What is needed to get started with React

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While it is possible to write React in a single html file that does translation from JSX to Javascript on the browser using a web transformer — and many intro tutorials shows this just to get you started.  This is not how real React application works, nor is it done like this in real production practice.

The way the workplace uses react requires a whole bunch of things to get started.  You need a whole set of tools as part of the React ecosystem.   You also need to first know HTML, CSS, and JS.

This is where this tutorial picks up.  It will start introducing you to the React ecosystem tools.  We will be using Browserify as a module bundler and Gulp as our build tool and task runner.  Both of which is installed by npm (which requires Node).  You don’t have to use these exact tools, you can use some equivalent.  Webpack for example is equivalent to Browserify.

You then at least need the “react” and “react-dom” module in nearly any React app.

1.  Install Node

2. Since we are using Gulp as our build tool, we will use a gulpfile.js that is not too complicated and not too simple, but enough to have browserify and watchify working.  For the purpose of this tutorial, we are going to use Stephen Grider’s React Starter which he developed in the Udemy.com course “Build Web Apps with React JS and Flux”, which is an highly recommended course.  The gulpfile in there is good, but a bit too complex for our introductory tutorial. So we will edit the gulpfile.js by removing the ‘serve’, ‘sass’, and ‘watch’ tasks so that we are only left with the build task that looks like this …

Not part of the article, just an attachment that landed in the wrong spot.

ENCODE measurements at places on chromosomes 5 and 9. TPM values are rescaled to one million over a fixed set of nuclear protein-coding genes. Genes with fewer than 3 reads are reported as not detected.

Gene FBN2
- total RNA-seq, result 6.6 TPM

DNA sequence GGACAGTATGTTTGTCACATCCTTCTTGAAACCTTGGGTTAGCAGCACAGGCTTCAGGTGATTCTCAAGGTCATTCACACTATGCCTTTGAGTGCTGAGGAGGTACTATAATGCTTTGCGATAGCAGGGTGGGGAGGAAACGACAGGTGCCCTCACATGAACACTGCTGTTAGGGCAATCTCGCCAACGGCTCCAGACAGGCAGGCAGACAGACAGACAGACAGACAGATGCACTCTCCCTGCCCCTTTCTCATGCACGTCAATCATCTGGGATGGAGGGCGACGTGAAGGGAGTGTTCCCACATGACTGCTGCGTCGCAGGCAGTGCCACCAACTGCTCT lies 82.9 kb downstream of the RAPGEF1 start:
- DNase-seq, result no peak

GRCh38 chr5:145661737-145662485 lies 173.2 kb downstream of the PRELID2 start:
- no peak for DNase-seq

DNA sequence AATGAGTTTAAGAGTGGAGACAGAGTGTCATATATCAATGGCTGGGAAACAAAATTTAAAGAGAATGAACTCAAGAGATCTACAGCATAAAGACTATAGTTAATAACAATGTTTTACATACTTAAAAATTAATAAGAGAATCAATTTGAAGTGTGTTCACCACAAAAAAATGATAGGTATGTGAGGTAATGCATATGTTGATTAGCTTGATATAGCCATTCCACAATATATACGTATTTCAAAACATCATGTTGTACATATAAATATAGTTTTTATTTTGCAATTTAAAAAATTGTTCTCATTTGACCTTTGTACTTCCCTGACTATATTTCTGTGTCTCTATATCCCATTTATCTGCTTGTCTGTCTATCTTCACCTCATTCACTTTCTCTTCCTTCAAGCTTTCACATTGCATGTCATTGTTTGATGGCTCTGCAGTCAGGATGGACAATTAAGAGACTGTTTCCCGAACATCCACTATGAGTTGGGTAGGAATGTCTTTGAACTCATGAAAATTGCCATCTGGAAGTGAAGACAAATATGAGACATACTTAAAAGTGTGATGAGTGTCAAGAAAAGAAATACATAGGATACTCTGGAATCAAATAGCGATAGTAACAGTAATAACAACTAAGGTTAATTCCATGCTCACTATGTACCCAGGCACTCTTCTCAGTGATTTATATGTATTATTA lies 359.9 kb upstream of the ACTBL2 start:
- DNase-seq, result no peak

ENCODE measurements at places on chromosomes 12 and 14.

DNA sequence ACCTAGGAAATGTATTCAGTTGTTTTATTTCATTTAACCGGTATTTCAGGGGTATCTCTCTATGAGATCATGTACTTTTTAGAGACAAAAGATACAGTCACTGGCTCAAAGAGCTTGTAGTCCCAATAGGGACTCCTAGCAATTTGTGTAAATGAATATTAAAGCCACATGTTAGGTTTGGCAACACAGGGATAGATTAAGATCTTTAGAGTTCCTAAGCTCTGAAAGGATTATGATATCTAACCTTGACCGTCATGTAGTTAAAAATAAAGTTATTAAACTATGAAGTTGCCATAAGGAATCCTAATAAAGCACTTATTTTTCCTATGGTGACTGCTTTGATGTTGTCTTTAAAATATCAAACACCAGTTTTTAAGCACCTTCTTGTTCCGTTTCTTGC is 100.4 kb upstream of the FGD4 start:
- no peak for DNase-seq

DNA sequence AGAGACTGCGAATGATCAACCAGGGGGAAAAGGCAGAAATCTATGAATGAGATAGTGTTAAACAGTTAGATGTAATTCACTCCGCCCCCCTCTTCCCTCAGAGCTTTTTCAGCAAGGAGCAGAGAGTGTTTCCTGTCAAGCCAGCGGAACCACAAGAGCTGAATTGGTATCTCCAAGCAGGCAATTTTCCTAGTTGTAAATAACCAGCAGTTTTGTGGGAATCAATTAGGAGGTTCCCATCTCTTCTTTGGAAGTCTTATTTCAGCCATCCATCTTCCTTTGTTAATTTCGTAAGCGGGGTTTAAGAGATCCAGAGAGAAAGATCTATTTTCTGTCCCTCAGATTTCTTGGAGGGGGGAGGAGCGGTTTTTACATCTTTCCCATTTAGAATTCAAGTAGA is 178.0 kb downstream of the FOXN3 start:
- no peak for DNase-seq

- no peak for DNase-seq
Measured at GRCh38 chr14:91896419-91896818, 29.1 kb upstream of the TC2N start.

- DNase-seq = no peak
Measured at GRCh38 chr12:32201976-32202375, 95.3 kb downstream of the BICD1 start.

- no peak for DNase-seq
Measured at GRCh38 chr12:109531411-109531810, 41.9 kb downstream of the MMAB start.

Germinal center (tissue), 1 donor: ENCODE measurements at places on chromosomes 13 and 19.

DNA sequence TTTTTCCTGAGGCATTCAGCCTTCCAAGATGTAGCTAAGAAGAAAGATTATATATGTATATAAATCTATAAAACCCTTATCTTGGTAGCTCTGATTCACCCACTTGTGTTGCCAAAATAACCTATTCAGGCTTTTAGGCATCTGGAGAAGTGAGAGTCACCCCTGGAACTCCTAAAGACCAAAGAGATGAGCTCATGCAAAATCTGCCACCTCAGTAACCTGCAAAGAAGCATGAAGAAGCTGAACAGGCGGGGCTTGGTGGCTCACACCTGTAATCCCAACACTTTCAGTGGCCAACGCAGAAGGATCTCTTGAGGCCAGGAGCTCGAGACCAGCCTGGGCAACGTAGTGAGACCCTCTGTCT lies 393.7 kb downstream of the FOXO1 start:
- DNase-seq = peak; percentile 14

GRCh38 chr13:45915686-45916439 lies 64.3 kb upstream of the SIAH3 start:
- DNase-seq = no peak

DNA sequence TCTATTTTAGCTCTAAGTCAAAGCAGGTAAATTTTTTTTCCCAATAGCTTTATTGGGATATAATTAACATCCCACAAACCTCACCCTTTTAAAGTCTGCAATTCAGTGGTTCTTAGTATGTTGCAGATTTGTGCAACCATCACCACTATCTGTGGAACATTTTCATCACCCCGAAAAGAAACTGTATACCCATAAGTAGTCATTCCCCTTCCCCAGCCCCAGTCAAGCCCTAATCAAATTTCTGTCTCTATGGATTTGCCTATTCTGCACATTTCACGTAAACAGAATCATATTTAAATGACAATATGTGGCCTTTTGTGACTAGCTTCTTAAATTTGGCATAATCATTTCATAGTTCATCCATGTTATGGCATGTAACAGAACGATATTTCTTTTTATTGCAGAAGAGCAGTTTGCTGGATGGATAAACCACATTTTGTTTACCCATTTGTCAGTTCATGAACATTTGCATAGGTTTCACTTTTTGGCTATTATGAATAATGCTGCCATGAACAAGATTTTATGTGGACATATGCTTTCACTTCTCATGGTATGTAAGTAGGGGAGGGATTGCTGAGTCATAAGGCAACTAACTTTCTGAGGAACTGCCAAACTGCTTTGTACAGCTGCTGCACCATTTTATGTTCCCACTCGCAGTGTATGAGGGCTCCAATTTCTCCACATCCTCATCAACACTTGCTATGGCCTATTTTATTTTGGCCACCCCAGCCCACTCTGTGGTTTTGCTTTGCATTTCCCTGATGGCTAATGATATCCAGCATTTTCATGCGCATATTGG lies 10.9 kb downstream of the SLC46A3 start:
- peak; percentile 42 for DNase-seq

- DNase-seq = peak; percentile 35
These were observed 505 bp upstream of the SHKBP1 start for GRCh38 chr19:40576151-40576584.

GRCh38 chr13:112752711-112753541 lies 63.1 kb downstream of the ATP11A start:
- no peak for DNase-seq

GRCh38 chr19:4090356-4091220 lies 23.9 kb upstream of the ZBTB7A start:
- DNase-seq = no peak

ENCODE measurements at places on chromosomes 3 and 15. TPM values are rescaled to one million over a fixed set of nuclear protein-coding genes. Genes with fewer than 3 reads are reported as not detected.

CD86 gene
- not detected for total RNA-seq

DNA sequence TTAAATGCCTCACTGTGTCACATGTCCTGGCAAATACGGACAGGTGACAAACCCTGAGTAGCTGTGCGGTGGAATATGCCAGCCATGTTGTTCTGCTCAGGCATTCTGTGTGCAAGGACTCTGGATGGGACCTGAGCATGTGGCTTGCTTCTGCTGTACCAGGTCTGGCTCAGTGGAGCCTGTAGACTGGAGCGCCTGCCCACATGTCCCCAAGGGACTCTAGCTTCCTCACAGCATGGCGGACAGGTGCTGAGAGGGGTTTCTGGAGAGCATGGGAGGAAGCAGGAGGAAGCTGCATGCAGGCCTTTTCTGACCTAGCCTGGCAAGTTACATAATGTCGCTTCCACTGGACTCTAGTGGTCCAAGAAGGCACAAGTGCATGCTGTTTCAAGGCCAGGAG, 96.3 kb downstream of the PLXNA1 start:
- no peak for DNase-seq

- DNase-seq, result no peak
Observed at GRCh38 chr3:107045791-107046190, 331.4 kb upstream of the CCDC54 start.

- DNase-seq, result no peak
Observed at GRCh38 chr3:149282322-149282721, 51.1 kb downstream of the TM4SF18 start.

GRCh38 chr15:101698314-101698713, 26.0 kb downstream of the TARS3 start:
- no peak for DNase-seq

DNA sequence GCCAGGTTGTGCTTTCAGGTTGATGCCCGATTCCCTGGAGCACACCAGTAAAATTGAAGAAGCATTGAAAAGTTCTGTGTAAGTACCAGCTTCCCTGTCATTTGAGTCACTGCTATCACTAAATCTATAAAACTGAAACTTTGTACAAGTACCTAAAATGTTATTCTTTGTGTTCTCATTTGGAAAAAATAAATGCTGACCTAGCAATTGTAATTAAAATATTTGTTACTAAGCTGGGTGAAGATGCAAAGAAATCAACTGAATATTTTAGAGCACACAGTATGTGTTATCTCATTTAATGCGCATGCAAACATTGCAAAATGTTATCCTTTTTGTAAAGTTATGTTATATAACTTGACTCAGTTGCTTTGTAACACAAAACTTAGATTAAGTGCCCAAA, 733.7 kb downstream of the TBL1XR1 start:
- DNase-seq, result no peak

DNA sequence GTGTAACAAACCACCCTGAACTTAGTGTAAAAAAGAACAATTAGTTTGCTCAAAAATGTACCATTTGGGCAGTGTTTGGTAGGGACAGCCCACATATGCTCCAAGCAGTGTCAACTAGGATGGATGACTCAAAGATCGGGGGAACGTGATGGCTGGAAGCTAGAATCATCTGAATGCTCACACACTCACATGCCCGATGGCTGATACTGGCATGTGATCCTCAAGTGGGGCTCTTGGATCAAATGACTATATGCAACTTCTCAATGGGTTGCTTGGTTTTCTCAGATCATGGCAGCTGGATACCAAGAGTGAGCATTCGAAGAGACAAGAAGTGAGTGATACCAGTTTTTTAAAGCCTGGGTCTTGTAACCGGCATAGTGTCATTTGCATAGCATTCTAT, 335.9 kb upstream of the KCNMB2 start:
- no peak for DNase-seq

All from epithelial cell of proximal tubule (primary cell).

By the way, we try to start from scratch.  So put this modified gulpfile.js into an empty folder called “first-react”.

The gulpfile.js is the file that gulp will run when you type “gulp” at the command line.  The “default” task (near the bottom of file) is what will run when you type gulp without any arguments.   We see that the default task runs the “build” task which runs the bundle() function.

The bundle() function is defined above to call the bundle() method of a “bundler” and then output the result to main.js in the current directory destination.  If upon error, it will run the notify function to output message to the console.

The bundler is object that bundles the JSX source file in a particular way with the help of browserify.  Browserify analyses your jsx files listed in “entries” and determines the dependencies and order the output.  In the process, it will transform JSX to JS using “reactify”.

All these process requires modules to work.  These modules are listed at the top of the file with the require statement.

3. Create a package.json file, nearly all react app will have one.  It tells you want dependencies the app will need. Do this by navigating to your “first-react” directory using Node.js command prompt and typing …

npm init

And following its steps.  For “entry point” type index.js.  Otherwise, the rest you can answer as you like or leave blank.

My package.json created looks like this …


4. One of the tips that npm gives is to use …

npm install <pkg> –save

afterwards to install a package and sae it as a dependency in the package.json file.

So that’s what we do next…

install modules

These are the modules required by gulpfile.js and separated by commas.  It may give some warnings.  As long as there are no errors, we are okay.

It created some node_modules in the “node_modules” folder of the “first-react” directory.

5.  The –save option altered our package.json file to be …

new package

6. To run gulp, you need the gulp command line interface.  Usually command line interfaces are installed globally. So let’s install “gulp-cli” as a global modules with the -g flag…

install -g gulp-cli

and “gulp -v” confirms that you’ve installed it correctly.

7.  We need some JSX files for gulp to run on.  And most certainly, you will be using the React and ReactDOM module in your JSX (possibly more).   But at least install these module now…

npm install react react-dom –save

8. Now that we got most of our tooling that we need for React, we’ll work on that in the next tutorial.